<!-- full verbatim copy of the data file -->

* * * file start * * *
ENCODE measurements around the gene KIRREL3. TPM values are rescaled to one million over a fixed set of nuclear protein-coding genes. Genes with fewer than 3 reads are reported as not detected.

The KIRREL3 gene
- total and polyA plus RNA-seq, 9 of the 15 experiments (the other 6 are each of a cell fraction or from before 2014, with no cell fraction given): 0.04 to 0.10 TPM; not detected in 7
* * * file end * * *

ENCODE measurements around the gene KIRREL3. TPM values are rescaled to one million over a fixed set of nuclear protein-coding genes. Genes with fewer than 3 reads are reported as not detected.

The KIRREL3 gene
- total and polyA plus RNA-seq, 9 of the 15 experiments (the other 6 are each of a cell fraction or from before 2014, with no cell fraction given): 0.04 to 0.10 TPM; not detected in 7